There are a few rules that you should keep in mind when building your multi-channel strategy, here they are:
- Determine which channels your buyers are choosing
- Identify common buying patterns for these channels
- Find out how the platform works
With this information, you can begin to reconstruct the buyer’s journey. Each is unique, so you can use them to approach them in a personalized way.
Return to the top of the page or download the complete Google Merchant Center guide
Multichannel selling: opportunities and challenges
Inventory and logistics Challenge
As you expand the platforms you sell on, some aspects could become problematic as well. The two biggest hurdles you are likely to encounter are inventory management and planning.
Indeed, when you sell on several sites and there is no communication between them, there could be conflicts. You risk selling out-of-stock products while advertising them.
Another potential problem is the stock shortage itself. While you wait for your product, buyers will likely find it elsewhere, causing you to lose a sale.
This is where Shopify’s “inventory tracking” feature comes in handy. It allows you to automatically hide unavailable items.
It is important to note that if you are using Shopify POS (Point of Sale), you can continue to sell the out-of-stock items as the system assumes that you have the products in your possession.
As a security measure, you can create rules in your feed for each channel to prevent out-of-stock or very low-quantity products from being visible. This will prevent you from wasting your advertising budget and selling your products beyond their capacity. In DataFeedWatch, you can do this by creating a simple exclusion rule:
As you sell on multiple channels, you cannot wait until your product is completely sold out to stop its distribution. You need to give yourself some leeway, since someone might make a purchase on another channel before your product data has synced. Once these products are back in stock, they will automatically be displayed.
With inventory tracking, you can also predict which items you need to restock and when. To do this, you must take into account:
- Previous data on quantities sold
- Upcoming promotions you plan
- Future forecast for this product
Consumers have become accustomed to seeing different prices depending on the channels they frequent. But this can create difficulties for sellers. Each channel you use has specific costs and competitors, so each of them needs their own strategy.
For example, some channels may have higher costs than others, which means you will pay more per product sold.
You might also notice that there is a higher demand for a given product on a particular channel. In this case, you will need to implement a competitive strategy. To compete with other sellers, sell your products a little less than the competition to get more buyers to come to you.
You have to adjust the price of each channel in a simple way. Remember that this will not be possible for everyone, due to their specific requirements. For example, with Google Shopping, your products will be rejected if their price does not exactly match what is on your site. But with Amazon or eBay, that won’t be a problem.
Here we have increased the price of products sold on Amazon by 10% to compensate for fees which are generally higher there than on other channels:
Determine the perfect time to present the right promotion to the right customer. A good example is the use of overlays when entering and leaving your site. When a consumer arrives at your site, you can display a pop-up window with a time-limited promotion that will encourage them to complete their order within that same session. This gives him a unique experience directly based on the actions he performs.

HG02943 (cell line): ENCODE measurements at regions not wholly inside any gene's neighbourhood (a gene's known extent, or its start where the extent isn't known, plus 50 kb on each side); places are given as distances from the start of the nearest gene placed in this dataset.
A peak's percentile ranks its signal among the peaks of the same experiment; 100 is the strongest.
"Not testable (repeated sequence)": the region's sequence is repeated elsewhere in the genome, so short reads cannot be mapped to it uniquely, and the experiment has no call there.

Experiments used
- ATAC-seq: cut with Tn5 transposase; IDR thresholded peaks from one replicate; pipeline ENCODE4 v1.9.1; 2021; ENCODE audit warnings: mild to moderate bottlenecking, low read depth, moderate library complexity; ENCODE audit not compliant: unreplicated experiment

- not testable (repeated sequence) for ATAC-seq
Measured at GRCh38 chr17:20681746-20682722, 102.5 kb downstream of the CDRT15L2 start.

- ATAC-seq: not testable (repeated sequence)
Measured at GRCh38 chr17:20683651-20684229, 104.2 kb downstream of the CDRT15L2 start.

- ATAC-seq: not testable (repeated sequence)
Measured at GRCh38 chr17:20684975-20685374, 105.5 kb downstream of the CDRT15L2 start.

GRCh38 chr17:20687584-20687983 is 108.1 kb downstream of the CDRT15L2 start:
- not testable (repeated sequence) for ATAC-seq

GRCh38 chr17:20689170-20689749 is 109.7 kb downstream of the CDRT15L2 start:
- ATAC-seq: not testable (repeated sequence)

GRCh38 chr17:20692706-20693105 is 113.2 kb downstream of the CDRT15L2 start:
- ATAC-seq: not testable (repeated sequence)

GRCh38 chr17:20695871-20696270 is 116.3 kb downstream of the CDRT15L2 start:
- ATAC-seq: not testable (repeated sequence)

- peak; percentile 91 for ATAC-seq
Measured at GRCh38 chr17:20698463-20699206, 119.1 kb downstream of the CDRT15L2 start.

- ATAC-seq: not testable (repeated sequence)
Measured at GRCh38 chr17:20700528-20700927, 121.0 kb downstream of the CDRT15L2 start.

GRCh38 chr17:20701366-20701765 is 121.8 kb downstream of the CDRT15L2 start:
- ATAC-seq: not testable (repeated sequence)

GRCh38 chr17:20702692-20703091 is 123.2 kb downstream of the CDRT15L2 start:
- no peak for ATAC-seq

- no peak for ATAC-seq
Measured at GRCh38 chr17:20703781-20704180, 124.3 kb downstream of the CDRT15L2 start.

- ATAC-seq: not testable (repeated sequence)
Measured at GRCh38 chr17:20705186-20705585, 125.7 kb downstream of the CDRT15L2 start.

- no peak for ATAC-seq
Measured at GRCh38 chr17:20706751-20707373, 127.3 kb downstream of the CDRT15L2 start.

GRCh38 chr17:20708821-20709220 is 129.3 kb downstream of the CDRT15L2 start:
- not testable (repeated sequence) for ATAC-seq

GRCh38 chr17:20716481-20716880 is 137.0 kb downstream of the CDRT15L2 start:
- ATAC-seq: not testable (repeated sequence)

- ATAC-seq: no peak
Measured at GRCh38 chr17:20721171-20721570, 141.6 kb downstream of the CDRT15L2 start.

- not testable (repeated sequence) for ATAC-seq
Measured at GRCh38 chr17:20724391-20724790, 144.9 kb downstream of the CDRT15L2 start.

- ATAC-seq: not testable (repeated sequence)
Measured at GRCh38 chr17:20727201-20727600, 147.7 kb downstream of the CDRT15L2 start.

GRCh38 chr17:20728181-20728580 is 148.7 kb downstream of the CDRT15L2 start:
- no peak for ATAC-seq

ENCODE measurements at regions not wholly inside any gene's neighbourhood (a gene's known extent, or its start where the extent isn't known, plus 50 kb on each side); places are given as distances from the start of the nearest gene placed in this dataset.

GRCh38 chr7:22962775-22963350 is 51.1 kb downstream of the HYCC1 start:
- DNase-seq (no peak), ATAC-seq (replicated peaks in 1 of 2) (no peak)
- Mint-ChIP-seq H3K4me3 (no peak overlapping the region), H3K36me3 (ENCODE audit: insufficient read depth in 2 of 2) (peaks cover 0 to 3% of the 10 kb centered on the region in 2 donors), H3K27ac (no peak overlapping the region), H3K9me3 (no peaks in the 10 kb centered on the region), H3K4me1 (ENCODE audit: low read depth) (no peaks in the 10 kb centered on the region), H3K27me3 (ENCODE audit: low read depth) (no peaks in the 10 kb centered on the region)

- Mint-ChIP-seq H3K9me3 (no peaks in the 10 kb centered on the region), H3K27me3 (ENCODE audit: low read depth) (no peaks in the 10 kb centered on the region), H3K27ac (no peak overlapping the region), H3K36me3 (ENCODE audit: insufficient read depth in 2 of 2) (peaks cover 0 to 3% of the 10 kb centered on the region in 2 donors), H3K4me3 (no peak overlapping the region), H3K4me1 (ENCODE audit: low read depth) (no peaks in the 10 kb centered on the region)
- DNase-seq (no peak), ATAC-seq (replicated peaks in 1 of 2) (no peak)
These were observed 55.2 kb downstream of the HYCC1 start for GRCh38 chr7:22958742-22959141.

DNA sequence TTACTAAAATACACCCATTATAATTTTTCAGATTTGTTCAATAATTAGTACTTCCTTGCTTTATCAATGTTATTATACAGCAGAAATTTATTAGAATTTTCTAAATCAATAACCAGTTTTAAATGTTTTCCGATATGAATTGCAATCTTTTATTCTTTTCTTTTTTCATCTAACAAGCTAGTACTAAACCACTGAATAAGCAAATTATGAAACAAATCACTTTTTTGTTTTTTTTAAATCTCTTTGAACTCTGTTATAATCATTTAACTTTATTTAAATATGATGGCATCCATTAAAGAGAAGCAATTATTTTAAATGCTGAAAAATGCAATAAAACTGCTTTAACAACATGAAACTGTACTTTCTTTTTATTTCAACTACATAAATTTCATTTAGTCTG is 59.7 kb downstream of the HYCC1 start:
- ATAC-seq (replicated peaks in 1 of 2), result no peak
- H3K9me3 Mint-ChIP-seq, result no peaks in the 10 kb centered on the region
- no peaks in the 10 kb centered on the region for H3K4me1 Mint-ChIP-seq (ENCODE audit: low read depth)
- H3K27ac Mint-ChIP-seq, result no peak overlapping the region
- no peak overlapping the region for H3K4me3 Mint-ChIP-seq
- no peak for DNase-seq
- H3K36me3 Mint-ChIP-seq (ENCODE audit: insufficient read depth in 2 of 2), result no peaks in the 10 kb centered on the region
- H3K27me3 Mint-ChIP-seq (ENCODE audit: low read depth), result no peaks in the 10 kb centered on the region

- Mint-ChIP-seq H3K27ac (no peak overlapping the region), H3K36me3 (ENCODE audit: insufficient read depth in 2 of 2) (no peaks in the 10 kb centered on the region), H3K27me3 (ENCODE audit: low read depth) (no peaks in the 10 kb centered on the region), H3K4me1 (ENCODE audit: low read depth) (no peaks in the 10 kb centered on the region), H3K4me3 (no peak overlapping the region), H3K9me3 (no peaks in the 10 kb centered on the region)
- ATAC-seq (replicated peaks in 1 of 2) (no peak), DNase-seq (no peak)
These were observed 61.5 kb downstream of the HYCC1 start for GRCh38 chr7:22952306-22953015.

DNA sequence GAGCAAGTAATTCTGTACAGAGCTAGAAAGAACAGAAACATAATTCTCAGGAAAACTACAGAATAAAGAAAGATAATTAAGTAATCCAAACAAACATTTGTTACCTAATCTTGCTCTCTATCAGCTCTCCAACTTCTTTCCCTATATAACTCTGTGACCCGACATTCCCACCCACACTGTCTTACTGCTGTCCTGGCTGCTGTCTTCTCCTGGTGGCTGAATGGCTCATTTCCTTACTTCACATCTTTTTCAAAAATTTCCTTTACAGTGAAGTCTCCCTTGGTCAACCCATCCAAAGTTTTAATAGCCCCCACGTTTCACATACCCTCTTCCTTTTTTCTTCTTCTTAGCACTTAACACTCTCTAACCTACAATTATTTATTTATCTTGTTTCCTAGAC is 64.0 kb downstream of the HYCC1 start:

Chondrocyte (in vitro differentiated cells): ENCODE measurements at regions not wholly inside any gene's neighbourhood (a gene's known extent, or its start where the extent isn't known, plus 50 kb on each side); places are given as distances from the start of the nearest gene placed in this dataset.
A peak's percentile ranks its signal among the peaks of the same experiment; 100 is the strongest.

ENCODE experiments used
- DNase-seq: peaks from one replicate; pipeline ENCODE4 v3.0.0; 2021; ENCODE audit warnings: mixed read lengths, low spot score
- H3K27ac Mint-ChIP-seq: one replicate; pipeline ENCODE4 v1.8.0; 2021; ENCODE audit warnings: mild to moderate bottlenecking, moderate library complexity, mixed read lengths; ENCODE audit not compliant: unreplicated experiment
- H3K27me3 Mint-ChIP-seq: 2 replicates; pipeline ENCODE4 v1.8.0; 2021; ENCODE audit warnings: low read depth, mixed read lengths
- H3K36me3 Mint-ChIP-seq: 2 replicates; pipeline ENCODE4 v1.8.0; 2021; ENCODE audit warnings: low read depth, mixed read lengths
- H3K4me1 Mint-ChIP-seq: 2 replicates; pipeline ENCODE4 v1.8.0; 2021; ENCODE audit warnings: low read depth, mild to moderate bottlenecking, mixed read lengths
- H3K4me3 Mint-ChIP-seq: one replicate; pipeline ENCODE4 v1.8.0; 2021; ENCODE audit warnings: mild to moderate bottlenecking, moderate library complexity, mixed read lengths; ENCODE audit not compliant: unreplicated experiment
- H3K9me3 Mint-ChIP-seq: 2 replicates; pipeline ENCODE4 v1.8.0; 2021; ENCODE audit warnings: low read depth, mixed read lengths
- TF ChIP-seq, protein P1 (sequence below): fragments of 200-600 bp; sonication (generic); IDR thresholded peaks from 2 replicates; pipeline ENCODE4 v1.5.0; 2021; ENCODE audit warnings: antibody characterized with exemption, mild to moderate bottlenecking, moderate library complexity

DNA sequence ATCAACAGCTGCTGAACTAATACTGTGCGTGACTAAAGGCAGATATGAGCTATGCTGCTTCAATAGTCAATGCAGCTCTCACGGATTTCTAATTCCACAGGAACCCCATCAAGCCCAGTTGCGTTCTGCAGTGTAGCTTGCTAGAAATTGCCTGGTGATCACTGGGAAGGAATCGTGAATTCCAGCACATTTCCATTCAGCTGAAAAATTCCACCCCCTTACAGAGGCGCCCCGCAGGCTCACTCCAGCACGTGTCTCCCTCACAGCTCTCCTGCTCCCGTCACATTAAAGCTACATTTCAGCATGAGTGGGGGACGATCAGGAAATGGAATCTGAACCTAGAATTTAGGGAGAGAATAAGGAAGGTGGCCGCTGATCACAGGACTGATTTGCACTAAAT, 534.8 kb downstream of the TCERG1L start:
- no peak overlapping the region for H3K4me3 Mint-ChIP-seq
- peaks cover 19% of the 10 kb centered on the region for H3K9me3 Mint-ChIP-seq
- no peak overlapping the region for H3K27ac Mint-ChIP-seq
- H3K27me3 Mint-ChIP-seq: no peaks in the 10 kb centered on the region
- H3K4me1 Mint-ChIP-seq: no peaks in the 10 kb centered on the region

Shopify has a section called “Automation”. It contains a wide range of free and paid applications to automate your marketing.
To find them:
- Go to the “Marketing” tab.
- Click on “Automations”.
- Click the “Create Automation” box.
- A window appears. Click on “Visit the Shopify App Store”.
- Search! As you can see, there are a ton of results.
Selling on the wrong channels
Not all channels will be right for you and your business. Before committing to a new channel, do some research and analysis. You need to ask yourself questions like:
- Will this platform make it possible to reach the right audience?
- How long will it take to configure and manage it?
- Does this platform match my budget?
- Is the channel compatible with your existing order management system?
Your product data feed is the backbone of your multi-channel marketing strategy. Channels generally have slightly different criteria and stream formats. For example, ads for products on Facebook require the attribute “status”, while for Google Shopping it is optional for new products. By creating a main flow, you will reduce your workload. Rather than creating a whole new feed each time, just clone your feed and make changes from there.
When using DataFeedWatch, you can easily create your main feed using internal fields . Then it’s just a matter of optimizing the cloned stream and making sure the data appears the right way. All required fields will be displayed so you can be sure that you don’t miss anything that is required.
To copy the mapping from one channel to another:
- Select the channel feed that you want to create and optimize.
- Click on the “Mapping” tab.
- Click on “Copy from another channel”.
4. Choose the channel you want to copy.
Return to the top of the page or download the complete Google Merchant Center guide
People who visit your site can come from social media, an organic search result, or paid ads. No matter how they find you, each channel reveals a slightly different situation. By using multi-channel e-commerce software, you can organize and manage all your channels on one dashboard, so you don’t get overwhelmed.
From there, you will be able to edit the ads, change item descriptions, and most importantly, measure the effectiveness of the results. By combining DataFeedWatch and Shopify, online store owners can use their product feed to sell and serve ads across multiple channels.